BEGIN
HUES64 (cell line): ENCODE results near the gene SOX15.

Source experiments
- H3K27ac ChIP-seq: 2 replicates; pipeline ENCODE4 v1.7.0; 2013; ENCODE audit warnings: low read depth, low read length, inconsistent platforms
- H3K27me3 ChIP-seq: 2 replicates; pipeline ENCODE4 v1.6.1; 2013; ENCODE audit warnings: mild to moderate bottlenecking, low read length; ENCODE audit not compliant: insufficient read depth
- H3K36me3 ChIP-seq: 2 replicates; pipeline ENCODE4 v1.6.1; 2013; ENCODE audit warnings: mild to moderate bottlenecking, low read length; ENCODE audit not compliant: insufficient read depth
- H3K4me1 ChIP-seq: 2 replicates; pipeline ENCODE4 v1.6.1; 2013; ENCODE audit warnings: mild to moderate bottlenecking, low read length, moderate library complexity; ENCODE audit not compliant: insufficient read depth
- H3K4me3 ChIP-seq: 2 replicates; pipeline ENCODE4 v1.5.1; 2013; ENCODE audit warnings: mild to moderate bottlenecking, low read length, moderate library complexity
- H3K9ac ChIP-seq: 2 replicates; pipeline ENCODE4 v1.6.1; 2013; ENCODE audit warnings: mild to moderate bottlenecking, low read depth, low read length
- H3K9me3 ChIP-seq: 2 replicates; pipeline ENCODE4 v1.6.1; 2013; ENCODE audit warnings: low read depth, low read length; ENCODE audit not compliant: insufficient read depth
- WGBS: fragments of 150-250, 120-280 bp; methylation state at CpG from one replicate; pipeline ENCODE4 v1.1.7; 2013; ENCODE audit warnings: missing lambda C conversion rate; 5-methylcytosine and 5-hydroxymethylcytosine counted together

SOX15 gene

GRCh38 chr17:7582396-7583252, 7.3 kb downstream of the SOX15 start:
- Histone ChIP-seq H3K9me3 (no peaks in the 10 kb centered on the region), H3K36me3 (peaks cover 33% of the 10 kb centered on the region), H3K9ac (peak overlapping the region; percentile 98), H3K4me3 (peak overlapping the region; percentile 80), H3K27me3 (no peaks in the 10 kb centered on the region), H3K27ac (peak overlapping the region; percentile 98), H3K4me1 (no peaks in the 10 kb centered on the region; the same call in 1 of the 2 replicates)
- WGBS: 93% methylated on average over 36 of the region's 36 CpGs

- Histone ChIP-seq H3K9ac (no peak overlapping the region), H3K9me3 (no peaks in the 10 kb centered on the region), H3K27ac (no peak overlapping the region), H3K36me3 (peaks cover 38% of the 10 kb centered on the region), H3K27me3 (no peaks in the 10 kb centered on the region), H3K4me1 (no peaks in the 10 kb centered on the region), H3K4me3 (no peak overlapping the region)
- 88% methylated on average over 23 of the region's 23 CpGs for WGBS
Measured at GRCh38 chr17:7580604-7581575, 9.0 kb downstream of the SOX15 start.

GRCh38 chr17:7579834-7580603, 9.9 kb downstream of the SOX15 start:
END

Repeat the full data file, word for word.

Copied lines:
HUES64 (cell line): ENCODE results near the gene SOX15.

Source experiments
- H3K27ac ChIP-seq: 2 replicates; pipeline ENCODE4 v1.7.0; 2013; ENCODE audit warnings: low read depth, low read length, inconsistent platforms
- H3K27me3 ChIP-seq: 2 replicates; pipeline ENCODE4 v1.6.1; 2013; ENCODE audit warnings: mild to moderate bottlenecking, low read length; ENCODE audit not compliant: insufficient read depth
- H3K36me3 ChIP-seq: 2 replicates; pipeline ENCODE4 v1.6.1; 2013; ENCODE audit warnings: mild to moderate bottlenecking, low read length; ENCODE audit not compliant: insufficient read depth
- H3K4me1 ChIP-seq: 2 replicates; pipeline ENCODE4 v1.6.1; 2013; ENCODE audit warnings: mild to moderate bottlenecking, low read length, moderate library complexity; ENCODE audit not compliant: insufficient read depth
- H3K4me3 ChIP-seq: 2 replicates; pipeline ENCODE4 v1.5.1; 2013; ENCODE audit warnings: mild to moderate bottlenecking, low read length, moderate library complexity
- H3K9ac ChIP-seq: 2 replicates; pipeline ENCODE4 v1.6.1; 2013; ENCODE audit warnings: mild to moderate bottlenecking, low read depth, low read length
- H3K9me3 ChIP-seq: 2 replicates; pipeline ENCODE4 v1.6.1; 2013; ENCODE audit warnings: low read depth, low read length; ENCODE audit not compliant: insufficient read depth
- WGBS: fragments of 150-250, 120-280 bp; methylation state at CpG from one replicate; pipeline ENCODE4 v1.1.7; 2013; ENCODE audit warnings: missing lambda C conversion rate; 5-methylcytosine and 5-hydroxymethylcytosine counted together

SOX15 gene

GRCh38 chr17:7582396-7583252, 7.3 kb downstream of the SOX15 start:
- Histone ChIP-seq H3K9me3 (no peaks in the 10 kb centered on the region), H3K36me3 (peaks cover 33% of the 10 kb centered on the region), H3K9ac (peak overlapping the region; percentile 98), H3K4me3 (peak overlapping the region; percentile 80), H3K27me3 (no peaks in the 10 kb centered on the region), H3K27ac (peak overlapping the region; percentile 98), H3K4me1 (no peaks in the 10 kb centered on the region; the same call in 1 of the 2 replicates)
- WGBS: 93% methylated on average over 36 of the region's 36 CpGs

- Histone ChIP-seq H3K9ac (no peak overlapping the region), H3K9me3 (no peaks in the 10 kb centered on the region), H3K27ac (no peak overlapping the region), H3K36me3 (peaks cover 38% of the 10 kb centered on the region), H3K27me3 (no peaks in the 10 kb centered on the region), H3K4me1 (no peaks in the 10 kb centered on the region), H3K4me3 (no peak overlapping the region)
- 88% methylated on average over 23 of the region's 23 CpGs for WGBS
Measured at GRCh38 chr17:7580604-7581575, 9.0 kb downstream of the SOX15 start.

GRCh38 chr17:7579834-7580603, 9.9 kb downstream of the SOX15 start: